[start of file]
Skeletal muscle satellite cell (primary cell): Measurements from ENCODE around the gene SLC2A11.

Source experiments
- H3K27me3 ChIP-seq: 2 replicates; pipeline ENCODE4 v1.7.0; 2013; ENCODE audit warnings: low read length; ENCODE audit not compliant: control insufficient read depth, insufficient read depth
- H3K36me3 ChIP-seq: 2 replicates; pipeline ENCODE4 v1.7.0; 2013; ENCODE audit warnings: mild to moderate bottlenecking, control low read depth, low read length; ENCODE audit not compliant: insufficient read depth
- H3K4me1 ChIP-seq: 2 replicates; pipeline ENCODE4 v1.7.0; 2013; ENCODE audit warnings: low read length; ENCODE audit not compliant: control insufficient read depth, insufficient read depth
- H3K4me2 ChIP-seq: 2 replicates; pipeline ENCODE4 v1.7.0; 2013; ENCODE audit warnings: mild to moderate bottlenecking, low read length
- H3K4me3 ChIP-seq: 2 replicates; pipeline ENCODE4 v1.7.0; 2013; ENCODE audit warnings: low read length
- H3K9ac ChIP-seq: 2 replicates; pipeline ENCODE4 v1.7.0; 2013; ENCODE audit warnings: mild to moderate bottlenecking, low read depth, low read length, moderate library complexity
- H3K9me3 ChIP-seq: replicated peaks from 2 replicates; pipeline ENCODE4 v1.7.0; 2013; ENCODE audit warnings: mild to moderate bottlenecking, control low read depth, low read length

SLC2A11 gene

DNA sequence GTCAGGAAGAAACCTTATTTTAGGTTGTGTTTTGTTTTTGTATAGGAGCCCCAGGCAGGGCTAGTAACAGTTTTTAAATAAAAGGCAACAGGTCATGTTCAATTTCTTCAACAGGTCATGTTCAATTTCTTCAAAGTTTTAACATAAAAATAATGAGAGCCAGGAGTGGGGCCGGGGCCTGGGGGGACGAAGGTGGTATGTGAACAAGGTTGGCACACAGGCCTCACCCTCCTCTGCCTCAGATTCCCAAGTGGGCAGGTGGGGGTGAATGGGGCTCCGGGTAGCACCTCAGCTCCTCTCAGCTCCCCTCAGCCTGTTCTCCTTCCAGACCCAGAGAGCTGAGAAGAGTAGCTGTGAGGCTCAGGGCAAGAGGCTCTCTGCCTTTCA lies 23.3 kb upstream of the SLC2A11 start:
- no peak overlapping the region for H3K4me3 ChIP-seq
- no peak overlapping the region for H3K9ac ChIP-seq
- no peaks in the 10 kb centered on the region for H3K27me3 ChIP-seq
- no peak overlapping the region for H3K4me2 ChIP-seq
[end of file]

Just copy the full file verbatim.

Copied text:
Skeletal muscle satellite cell (primary cell): Measurements from ENCODE around the gene SLC2A11.

Source experiments
- H3K27me3 ChIP-seq: 2 replicates; pipeline ENCODE4 v1.7.0; 2013; ENCODE audit warnings: low read length; ENCODE audit not compliant: control insufficient read depth, insufficient read depth
- H3K36me3 ChIP-seq: 2 replicates; pipeline ENCODE4 v1.7.0; 2013; ENCODE audit warnings: mild to moderate bottlenecking, control low read depth, low read length; ENCODE audit not compliant: insufficient read depth
- H3K4me1 ChIP-seq: 2 replicates; pipeline ENCODE4 v1.7.0; 2013; ENCODE audit warnings: low read length; ENCODE audit not compliant: control insufficient read depth, insufficient read depth
- H3K4me2 ChIP-seq: 2 replicates; pipeline ENCODE4 v1.7.0; 2013; ENCODE audit warnings: mild to moderate bottlenecking, low read length
- H3K4me3 ChIP-seq: 2 replicates; pipeline ENCODE4 v1.7.0; 2013; ENCODE audit warnings: low read length
- H3K9ac ChIP-seq: 2 replicates; pipeline ENCODE4 v1.7.0; 2013; ENCODE audit warnings: mild to moderate bottlenecking, low read depth, low read length, moderate library complexity
- H3K9me3 ChIP-seq: replicated peaks from 2 replicates; pipeline ENCODE4 v1.7.0; 2013; ENCODE audit warnings: mild to moderate bottlenecking, control low read depth, low read length

SLC2A11 gene

DNA sequence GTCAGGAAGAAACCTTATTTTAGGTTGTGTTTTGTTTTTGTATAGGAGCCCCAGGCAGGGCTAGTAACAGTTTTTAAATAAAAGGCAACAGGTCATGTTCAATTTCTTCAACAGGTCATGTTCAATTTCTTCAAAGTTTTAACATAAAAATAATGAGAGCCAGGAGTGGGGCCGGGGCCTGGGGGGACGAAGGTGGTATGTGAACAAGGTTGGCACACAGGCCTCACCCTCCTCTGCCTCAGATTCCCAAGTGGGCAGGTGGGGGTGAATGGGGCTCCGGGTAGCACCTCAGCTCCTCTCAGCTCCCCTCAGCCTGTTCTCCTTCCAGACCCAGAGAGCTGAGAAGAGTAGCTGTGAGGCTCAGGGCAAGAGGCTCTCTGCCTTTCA lies 23.3 kb upstream of the SLC2A11 start:
- no peak overlapping the region for H3K4me3 ChIP-seq
- no peak overlapping the region for H3K9ac ChIP-seq
- no peaks in the 10 kb centered on the region for H3K27me3 ChIP-seq
- no peak overlapping the region for H3K4me2 ChIP-seq